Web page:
London Pues Occurrences Newspaper Archives

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  • Publication Name: London Pues Occurrences
  • Location: London, Middlesex
  • Pages Available: 834
  • Years Available: 1746 - 1848
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View Sample Pages : London Pues Occurrences, November 21, 1747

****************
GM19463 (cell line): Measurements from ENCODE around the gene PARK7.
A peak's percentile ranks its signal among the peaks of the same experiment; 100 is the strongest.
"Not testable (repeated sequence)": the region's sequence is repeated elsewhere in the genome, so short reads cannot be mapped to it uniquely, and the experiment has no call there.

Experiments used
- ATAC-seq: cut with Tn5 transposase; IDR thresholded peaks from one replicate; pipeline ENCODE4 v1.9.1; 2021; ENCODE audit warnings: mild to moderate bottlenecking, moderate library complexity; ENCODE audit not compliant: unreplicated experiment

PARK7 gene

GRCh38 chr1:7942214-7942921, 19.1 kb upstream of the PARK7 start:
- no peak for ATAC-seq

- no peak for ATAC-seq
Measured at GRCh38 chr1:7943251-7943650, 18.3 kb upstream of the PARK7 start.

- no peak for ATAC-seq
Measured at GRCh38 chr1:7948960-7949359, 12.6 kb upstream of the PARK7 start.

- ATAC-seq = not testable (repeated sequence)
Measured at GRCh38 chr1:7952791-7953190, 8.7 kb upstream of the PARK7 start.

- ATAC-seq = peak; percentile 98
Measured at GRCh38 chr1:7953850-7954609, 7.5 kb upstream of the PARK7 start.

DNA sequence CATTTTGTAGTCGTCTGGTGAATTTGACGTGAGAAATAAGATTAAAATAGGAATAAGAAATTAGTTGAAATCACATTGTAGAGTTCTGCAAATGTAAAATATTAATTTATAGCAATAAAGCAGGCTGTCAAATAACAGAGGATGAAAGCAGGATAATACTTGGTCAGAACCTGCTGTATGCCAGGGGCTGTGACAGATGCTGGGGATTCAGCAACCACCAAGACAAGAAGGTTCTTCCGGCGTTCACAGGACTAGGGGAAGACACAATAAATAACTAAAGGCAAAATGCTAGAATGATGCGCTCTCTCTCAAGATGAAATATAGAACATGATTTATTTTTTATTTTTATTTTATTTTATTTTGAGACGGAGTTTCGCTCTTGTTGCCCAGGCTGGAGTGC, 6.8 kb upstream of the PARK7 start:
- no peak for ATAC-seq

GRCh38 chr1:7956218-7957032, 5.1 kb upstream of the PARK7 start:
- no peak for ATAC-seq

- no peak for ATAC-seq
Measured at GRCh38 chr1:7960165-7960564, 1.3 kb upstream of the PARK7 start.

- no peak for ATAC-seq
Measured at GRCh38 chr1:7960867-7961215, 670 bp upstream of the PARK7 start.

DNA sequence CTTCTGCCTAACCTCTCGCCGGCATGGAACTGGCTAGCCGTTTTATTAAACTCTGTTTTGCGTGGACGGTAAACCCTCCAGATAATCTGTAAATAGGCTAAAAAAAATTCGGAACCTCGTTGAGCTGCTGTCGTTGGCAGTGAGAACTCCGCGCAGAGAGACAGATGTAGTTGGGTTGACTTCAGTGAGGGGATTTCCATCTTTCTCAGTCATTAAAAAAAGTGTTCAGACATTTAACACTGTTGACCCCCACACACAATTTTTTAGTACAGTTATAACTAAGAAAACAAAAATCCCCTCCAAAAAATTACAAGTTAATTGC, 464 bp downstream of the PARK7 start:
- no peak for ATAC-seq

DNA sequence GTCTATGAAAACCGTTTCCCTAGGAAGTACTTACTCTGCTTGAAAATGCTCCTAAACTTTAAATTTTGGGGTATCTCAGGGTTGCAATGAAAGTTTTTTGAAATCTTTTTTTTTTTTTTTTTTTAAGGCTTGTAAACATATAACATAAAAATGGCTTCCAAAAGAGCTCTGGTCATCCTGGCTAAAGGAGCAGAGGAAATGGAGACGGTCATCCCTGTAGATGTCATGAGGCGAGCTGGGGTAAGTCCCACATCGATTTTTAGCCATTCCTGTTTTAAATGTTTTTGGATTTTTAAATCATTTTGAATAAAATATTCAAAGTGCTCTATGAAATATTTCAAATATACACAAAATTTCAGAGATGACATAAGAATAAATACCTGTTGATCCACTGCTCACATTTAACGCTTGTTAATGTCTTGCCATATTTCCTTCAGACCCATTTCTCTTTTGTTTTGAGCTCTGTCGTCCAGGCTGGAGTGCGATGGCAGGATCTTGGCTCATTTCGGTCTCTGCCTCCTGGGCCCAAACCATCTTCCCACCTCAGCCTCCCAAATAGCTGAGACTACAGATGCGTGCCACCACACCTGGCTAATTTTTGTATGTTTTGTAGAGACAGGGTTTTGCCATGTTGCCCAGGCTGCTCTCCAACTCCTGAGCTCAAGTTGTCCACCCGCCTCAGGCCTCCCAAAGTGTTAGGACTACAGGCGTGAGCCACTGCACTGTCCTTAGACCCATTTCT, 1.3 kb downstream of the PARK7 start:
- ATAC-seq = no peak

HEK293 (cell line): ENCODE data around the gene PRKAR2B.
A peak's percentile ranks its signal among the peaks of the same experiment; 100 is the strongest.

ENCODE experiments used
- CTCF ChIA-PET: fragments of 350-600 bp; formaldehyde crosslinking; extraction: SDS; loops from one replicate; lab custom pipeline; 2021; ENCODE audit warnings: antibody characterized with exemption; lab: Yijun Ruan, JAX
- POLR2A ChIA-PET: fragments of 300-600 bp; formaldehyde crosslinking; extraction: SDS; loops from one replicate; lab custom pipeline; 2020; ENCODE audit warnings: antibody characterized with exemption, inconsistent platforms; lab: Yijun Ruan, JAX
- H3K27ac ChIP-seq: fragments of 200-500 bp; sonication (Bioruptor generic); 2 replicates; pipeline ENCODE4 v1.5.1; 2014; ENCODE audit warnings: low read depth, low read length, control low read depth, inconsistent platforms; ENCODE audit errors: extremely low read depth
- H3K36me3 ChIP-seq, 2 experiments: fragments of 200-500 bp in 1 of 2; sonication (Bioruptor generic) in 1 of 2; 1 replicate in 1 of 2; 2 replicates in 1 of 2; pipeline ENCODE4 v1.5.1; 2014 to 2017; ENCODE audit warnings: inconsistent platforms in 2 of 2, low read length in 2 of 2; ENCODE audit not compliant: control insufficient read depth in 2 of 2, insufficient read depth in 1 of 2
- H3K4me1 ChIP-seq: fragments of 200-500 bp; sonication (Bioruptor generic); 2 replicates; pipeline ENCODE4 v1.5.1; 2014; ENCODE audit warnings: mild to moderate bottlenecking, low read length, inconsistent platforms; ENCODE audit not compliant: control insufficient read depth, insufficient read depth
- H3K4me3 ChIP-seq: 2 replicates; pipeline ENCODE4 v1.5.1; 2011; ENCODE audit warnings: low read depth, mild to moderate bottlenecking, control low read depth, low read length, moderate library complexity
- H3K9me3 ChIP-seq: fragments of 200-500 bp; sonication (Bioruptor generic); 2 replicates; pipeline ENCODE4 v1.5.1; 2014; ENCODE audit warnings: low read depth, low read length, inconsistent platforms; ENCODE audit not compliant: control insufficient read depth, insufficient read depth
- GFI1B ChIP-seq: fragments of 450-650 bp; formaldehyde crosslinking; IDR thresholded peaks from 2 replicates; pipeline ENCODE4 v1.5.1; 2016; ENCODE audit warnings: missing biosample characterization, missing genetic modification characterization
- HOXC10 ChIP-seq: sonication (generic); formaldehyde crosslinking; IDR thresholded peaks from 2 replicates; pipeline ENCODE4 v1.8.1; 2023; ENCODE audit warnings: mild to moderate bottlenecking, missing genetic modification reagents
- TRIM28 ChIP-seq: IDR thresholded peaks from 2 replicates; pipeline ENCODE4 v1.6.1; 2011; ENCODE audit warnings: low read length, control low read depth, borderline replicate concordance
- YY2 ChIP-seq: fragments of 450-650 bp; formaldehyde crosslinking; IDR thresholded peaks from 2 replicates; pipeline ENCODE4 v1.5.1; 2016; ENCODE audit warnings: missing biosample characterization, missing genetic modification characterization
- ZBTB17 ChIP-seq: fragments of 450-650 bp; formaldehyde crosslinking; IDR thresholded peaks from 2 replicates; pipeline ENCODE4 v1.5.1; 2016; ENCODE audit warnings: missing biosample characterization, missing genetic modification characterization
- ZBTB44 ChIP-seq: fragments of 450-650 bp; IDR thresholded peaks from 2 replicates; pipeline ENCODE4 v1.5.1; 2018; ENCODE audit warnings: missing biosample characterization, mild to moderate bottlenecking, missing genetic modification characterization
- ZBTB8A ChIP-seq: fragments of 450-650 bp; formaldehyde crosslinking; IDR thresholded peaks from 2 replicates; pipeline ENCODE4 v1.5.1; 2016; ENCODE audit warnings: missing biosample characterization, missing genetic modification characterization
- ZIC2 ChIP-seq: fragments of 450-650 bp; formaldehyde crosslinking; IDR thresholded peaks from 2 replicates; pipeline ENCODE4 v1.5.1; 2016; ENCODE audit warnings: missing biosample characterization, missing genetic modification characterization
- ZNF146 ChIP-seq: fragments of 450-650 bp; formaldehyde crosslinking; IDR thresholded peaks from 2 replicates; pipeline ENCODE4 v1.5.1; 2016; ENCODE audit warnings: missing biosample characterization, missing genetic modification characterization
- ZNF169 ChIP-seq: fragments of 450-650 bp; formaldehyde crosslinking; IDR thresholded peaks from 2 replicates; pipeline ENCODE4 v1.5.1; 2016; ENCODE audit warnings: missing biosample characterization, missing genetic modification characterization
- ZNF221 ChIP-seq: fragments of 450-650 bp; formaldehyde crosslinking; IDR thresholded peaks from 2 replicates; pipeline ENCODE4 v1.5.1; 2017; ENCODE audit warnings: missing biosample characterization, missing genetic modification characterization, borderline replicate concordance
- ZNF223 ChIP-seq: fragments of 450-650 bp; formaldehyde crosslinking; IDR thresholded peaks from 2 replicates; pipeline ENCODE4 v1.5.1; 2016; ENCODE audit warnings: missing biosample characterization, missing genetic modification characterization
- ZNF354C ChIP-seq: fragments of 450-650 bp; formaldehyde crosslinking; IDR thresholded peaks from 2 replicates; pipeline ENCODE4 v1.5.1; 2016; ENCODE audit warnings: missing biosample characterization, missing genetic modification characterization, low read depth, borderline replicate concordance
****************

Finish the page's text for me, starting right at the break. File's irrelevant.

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London Pues Occurrences (Newspaper) - November 21, 1847, London, Middlesex . XLVI. Occur rfnces. Fr-m SATURDAY November the 21ft, to TU ESD A Y Ncrc'emhtr rhe 24th, 174?- (Journal of the Proceedings snd Debates of (he Political Club, ftt Snhjiwt of fn>ml Speethti mii-. jgxinji tbe BUI Mr. PrtfiuM, SIR- H E Honourable Gentlemen fet put is vera I Political Mtxims, ahjch they might have f\ved themlelves the Trouble of explaining or en forcing, for ic wiil berejfjily admitted, that i populous Country has many Advantages over a Count! v thin v p-opK-d, chat the Power and Rih-� of a Counnv depend ugon the Number �nd in -duAiy ot the Inhabitants ; that no Country can fee fo populous without as ic may be with a Foreign Commerce; and that no Country can long preserve in extsniiv; Foreign Commerce, unle.s the ftopJr If friifi^'' as wet; as insultrious. Tnrfe ate all Maxims, Sii, which no Mm will cor.novrtti but I irulf prefently fh:w, that no me (! ih'.m h^� any thing to do with the prefent 1.-j ^.-.w m make thefe Max- tor., and indeed, in order tomase thele Max wav applicable to the prefent 0*^}T. ".Honourable Gentlemen we.e ihemlei ves obl.g d ,o patent us with another Maxim, which is tar hoi beinp juft or certain. They were obiig d to i>. it down as a Maxim, th*.t m a Country where ,e!>eotv have bet .1 bred up in Idlenels orExcra-Hn,^, it ^not pedicle to render them induitrr aior i;n"ii. u'itiiou r �n Introduction of Foreign->rf Government, their Laws anrf Cuftorns. and tbc Ipkit uhich is propagated among them by their Cbiets or Leaders. Under an afcfolute Arbitray Go-rfrniDerif, no Man can l>e lecure in the Enjoy-ictuofany i'roperry he acquires, and therefore no Usn rill be induftr�ous in acquiring, orpaifimo-lioBj In prelerving: In a Country where nothing mt 1 rapacious or martial Spirit is encouraged, KPecple muff incline to be Idle and extra vault; and in a Country continually expofed to >il Commotions or Foreign Invanons, the Peo* and where KPfopbare feldt.m cxpoled either to Civil Com-wiorv or Foreign Inv.fions j in fuch a Country, fay, the, of^ to �� Foreign Cot-�50Dtoo' nof 'Of Knowledge of Forci|n Mar- frJJ�fc; general Topicks, Sir, we fliUl find con-^.m every p,t by fome few Obfcrvations SJ!" d.0wn, w theHeign of Henry VIJ. CliCiy Broils or #orei�n Wars, and ^^g,?,�L^^iod nothini but. tan�p" s 4M"1 wnoie rctioa notnjng, outt �; o^"?or mat"�l Spirit was encouraged *raonft hk W ^oM�n �P�ac�J w enricfa himlelf by i? but by his Plunder: no Man exped-'�{? n,w him,clf ^yi�� Ingenuity, but by his 'our, and as *h�t is got without Induftry is Portly tptnt without Difcretion, the People were not onlj inclined to he Idle bur Fxtrmgint. add to this, that our great Barons had almott an Arbitrary Power over the People wic.-in their r?f-F^five Precinffts: a .id thejlower i'ort ot People were lupparted in Id.'eneis, hy the Holpitality of our great Lords, and the Charity of our Re ia'so^s Houles. During this Period therefore, very few of our own People applied themfelvfs to Trade or Manufactures 3 but as this Country was always Rich in its Native produce, tbe buying up and importing our Native Produce brought kve.ra\ Fo reign Merchants to vific us, even in thole D*y*of War, Bloodflied, and Confufion; and Neceifity put our People upon Manufifturjng a Coutfe lort of YVorfteds, and other Cloths, fome of whi.h, w'e njjy f'uppofe, began to be exported in the Reign of Edward Hid, becaul'e in the 50th Year of his Reign, there was a Law made prohibiting the Exportation of Woollen Cloths before beios* fullen : and lose Time after, ro wjt, in the 17th Year o! his SuccejTor Richard, lid, there was a Law rrnde for rhe regulating the Manutafrme 01 Worfleds, and for ailCAing the Exportation of Single Worked:, and prohibiting'the Exportation of leveral other forts of Worfleds. This, Sir, was the State ot our-'Trade, ;his was the N'atur- of our People, till the internal Peace of our Country was efrablifhed, and the flower of our great Barons retrenched, by that wile Prince Henry Vllth i for tho' Edward Hid mtd; a Law for prohibiting the Importation of Cioths made beyond Sea, and another for granting the King's Pro ecltion, with convenient Franchii'es, and a Liberty to refide w^ere they pl;aled, to all forei|n Cloth-Aorkers that (houlu come into his Domin'ons, yet few of them did a-cept of the F vour. nor did our Manufactures make any Figure, or our People become induftrious, till the Reign of Henry Vllch. Buc that Prince having, as I have faid, eftablifhed tbe internal Peace of the Country, and Retrenched the Power of Our great LcnU , and his SuccefTor Hjnry VIII, having demolilried our religious Houfes, a Spirit of Induftry and Frugality began to prevail among the People, and bad come to a very great Height before any Number of Foreigner* came to fettle a-mon&ft us, which was not till the Reign of Edward VI, when the Countenance pubhckly fhewn to the Reformation, brought many P oteflant Tradefmen to fettle in this Country, An united Company of foreign Merchants had, indeed, for a Jong Time before, been eftabiilhed here in London 5 but very few foreign Tradefmen or Manu-iaclurers carae to ienle arnoopft u�, rill the Time I have mentioned j and yet in the 4th Year of that Reign/ as appears by a Parliamentary Inquiry, which the Gentlemen of the otlier Side have been plea led to mention, above 45,000 Pieces of Cloth were exported. Tis ttue Die Company of foreign Merchants were the chi.f Exporters, becaul'e by trading in Company they had ingro/Ted (he whole Bufinels of Exportation to themfelves, which was t> e C^ule of their Dilfolution -, but they were not the Manufacluiers i and as there could not then be many foieign Manufacturers in the Kingdom, this confidence Manufacture muft have been carried on by the Indultiy ol our own Peop e. I flwll grant. Sir, that in the Reign of Edward VI, when the Reformation was iucroduced, and in the Reign of Queen El zibeth, when it was efhbUlhed, many foreign Msnufictiirers and At-tiikers were, on Account of their Religion, obliged to come and fettle in this Countryi and I fhafl Hjcewife grant, that from them we reaped vnany Advanuges, becaufe fome of them wer-greater Artifh thin we had then amongft us, and confequeatly taught our People to bring leveral Branches of Art and Manufacture to a greater Perfection: I fl�B alfo grant, tha-twt reaped the fame benefit from the French Refugees who came to fectle amongft us-, but I mult deny, that our People learried, or had Occafion fo learn InoulW ot Frugality from cither. They rflufc have learned both before tbe Reign of Edward VJfth, ocher-wifc our Merchants could not have exported fuch Quantities of Cloth as appears to have been then exported* for this Export is an infallible Proof that they underfold the Flemings, who were then in PofllfHon of the Trad and this they could not have done, unlefs our People had been both industrious and frugal. Induftry and Frugality, Sir, ifo not require any foreign Examples: They are the neceflry Con-fequences of wife Regulations and good Govern* roeqt. The, People of a Country will ttach on* another to be jnduftrious and frugal, as loon H they rind themfelves fecure in their Property, and deprived of all Hopes of (ubfiltirtg by any other Means. Io�the Infancy of any particular Branch of Buiinefs, when there is a want both of Matters and Working Tradefmen, the formt-r may infift upon high Profits, tbe latter uyon high Wa ges > but this will (oon ceafe to be the Cale; toe as in peaceable Times the People of ail Countries, where the Government is tolerable, incrcale farter th-m Employment c�n bj fo'.tnd for them, and as People run into th it l'.'.>fm-ls which appears ro be mo ft proritib'.e, 'hit 1',-anch ot B-'f1.-n-.fs, Ike moll O'hers, will f oti be ovrfo.kM, wirhout any Accefu>n of For-.-tgnrrs. I r!eninl, or what is cal'ed a Spurt, a"- does lometimes to one Branch ot Bufinefs, Inrnetimes in another, the M'fters may perhips infill upon high Pror.'s, the; Workmen upon high W*ges; but this an nevtT b.' of ar.y long Du-ation; lo nac in general crc may conclude, that wher prop-r Laws are m�de; and txecured, for preventir^ -mlawful Comkina-tions, the liboming or working Vep. will in % Coutfe of Yem u^Jervt ork one -tnctter, till they reduce their Wages to tfbire fc-nty Subi;l!encc, and the Mifters will undrrfr, one_anorher tj1: they are reduced to a b*re liviig Profit , conirgurntl/ all People ot Eufm-fs mult neceliari !v, in a Courfe of Years, become as frugal ard incufrrfocs as ft is poflible for them to be in that Co::..try where they live. I fay, Sir, in thit Country where they Kye; for if in that Corntry the Ne effuieji Di ' r-isi and of the Succefs the Frer.h Manuivcfu^s '�ve ia:*l)r met w'uh. Our D'ch-ls does no* proceed from a Want of People, Or t'rom the idler.ef> or Extra* v^gance of cur People, bnc from the Multitude and Weight ot our T^xes ,or ratherj trom our indubious Method of Taxuion. l!v this we ha'/e made it impiflib'e for a p^jr Mm to ftjpport himlelf and Family, for fo little Money, as one of his Rank may do in our neighbouring Conn* tries. By this we have rendered the Materials for all Sort* of Manufacture dearer tttsn they are in other Countries. A poor Man' cannot have ft Draught of Sen ill Beer, Lock ot Salt to his Mati or Shoe to Iws Poor, without paying Tax for it: He cannot hive, a clean Shirt, without paying ft Tar for the Soap made ufe of in waffling it: He cannot have a Candle to light him by Night, nor a Window to light him by Day, wit'no'rt paying a Tax for He cannot, in many Paris, have m Fire to drefs his Victuils, nor in ^ny I'nrt a l>aught of Srong Beer, or a Dram, to help him to fupport hard Labour, or to comfort hm ir�. cold, rr.oft Weather, without paying a mot fovyTax tot if/ Niy, rf we confi'er r;�ht, he cannot have a Bit of Bread to his McJt, nor a Blr of Mra- to his Bread, without pay irrp a Tax tor it; be ,3 ufe he niufl contribute towards ihovc Ttxes tha^ ae psid by the fanner anti Grazier, is well as the Baker in-, lurough their whole Voyag:, to the foreign Forr wijere they are landed for Sale, if they br exported in Britifh Shipping: And if tbeMnev. lieiore thrl'e Pubiick Funds wrre treated, th- voneveri Yf-rj amonglt us were da !y )o> king cut foi.a Mexchsnt, Manuradturer, or 1'i.d-iman. tli,(. *ou U ;a<- hj, Mor.ey, upon perwjrwl Scentfty, and p*y hitu ihc ;